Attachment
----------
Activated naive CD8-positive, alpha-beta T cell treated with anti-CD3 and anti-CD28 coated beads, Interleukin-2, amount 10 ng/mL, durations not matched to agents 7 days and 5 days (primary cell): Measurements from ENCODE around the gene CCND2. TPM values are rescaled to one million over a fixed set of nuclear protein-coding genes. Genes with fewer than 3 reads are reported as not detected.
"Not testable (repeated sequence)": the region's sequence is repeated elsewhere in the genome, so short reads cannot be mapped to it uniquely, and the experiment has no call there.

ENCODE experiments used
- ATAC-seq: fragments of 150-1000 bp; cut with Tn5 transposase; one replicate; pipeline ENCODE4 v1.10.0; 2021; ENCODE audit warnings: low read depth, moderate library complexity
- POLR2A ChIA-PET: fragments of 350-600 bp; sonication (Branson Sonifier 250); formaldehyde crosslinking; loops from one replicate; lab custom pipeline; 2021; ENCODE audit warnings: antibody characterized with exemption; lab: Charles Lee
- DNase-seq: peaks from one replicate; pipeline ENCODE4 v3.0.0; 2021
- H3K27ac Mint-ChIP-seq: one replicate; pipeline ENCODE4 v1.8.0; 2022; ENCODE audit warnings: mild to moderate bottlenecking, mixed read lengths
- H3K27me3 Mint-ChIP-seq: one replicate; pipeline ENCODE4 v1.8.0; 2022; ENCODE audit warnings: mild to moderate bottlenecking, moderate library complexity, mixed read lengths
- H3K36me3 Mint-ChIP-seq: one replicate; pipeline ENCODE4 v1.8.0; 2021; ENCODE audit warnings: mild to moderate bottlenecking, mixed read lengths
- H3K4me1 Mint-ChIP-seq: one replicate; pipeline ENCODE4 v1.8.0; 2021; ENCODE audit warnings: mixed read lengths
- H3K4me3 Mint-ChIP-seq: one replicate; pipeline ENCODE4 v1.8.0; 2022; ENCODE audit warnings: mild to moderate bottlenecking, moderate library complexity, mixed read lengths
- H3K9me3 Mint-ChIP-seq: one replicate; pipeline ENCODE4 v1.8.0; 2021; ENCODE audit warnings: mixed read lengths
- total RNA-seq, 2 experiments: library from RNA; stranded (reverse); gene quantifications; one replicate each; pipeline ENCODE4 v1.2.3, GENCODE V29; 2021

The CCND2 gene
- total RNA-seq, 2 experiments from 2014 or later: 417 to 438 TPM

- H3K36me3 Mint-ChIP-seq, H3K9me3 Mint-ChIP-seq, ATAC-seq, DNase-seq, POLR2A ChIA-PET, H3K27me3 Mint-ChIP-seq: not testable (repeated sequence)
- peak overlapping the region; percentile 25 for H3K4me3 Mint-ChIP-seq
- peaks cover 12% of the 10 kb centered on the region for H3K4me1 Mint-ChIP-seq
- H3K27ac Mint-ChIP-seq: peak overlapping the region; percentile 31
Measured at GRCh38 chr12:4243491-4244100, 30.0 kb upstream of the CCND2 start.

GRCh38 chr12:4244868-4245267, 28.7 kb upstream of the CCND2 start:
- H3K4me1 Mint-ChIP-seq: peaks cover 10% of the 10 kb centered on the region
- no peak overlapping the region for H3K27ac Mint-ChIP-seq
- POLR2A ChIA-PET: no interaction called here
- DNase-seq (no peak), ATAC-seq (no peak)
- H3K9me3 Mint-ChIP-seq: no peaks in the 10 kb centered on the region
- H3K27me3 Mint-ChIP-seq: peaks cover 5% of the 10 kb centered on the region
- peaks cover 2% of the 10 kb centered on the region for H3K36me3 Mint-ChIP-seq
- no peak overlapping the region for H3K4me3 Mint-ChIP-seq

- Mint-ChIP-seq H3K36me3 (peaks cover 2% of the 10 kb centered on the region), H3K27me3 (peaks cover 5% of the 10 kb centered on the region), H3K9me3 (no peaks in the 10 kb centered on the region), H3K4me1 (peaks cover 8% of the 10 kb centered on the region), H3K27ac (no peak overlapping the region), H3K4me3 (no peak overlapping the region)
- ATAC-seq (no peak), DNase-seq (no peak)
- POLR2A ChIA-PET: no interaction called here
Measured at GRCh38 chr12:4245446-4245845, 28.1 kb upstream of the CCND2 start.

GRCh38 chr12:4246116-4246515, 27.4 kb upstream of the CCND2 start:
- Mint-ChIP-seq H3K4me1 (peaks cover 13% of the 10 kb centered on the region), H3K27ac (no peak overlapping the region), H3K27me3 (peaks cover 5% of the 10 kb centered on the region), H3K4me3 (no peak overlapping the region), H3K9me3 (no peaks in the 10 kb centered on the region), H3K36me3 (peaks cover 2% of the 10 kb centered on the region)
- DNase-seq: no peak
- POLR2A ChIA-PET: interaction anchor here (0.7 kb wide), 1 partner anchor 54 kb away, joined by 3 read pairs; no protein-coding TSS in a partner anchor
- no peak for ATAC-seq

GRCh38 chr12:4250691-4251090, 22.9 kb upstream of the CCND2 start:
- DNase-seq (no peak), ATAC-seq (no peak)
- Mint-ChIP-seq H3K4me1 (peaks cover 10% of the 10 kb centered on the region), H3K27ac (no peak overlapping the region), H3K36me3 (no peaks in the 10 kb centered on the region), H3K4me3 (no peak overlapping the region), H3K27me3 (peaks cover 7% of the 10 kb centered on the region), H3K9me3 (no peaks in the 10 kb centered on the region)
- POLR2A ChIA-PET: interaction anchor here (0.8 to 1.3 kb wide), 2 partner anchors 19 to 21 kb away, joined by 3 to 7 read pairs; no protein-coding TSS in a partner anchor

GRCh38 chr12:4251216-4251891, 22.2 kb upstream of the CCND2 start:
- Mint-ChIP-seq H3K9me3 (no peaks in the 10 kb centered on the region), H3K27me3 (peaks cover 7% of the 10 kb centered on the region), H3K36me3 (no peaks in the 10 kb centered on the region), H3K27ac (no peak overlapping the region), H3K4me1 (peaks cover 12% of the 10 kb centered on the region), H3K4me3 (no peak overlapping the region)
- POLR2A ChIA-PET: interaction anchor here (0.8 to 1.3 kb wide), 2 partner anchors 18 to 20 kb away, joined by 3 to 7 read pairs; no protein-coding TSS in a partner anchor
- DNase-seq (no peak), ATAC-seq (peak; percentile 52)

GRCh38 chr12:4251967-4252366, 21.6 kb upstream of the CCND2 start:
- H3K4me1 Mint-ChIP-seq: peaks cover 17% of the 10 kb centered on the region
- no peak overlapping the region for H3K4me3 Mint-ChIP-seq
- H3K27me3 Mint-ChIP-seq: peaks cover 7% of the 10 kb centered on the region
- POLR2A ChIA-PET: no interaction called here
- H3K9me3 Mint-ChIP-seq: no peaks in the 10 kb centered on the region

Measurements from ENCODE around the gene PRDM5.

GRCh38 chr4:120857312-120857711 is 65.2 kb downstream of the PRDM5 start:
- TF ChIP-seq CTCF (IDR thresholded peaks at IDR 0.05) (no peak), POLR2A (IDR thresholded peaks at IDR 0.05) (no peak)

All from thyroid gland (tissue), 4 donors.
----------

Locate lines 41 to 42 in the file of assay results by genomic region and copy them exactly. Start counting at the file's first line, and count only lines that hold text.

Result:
- Mint-ChIP-seq H3K4me1 (peaks cover 10% of the 10 kb centered on the region), H3K27ac (no peak overlapping the region), H3K36me3 (no peaks in the 10 kb centered on the region), H3K4me3 (no peak overlapping the region), H3K27me3 (peaks cover 7% of the 10 kb centered on the region), H3K9me3 (no peaks in the 10 kb centered on the region)
- POLR2A ChIA-PET: interaction anchor here (0.8 to 1.3 kb wide), 2 partner anchors 19 to 21 kb away, joined by 3 to 7 read pairs; no protein-coding TSS in a partner anchor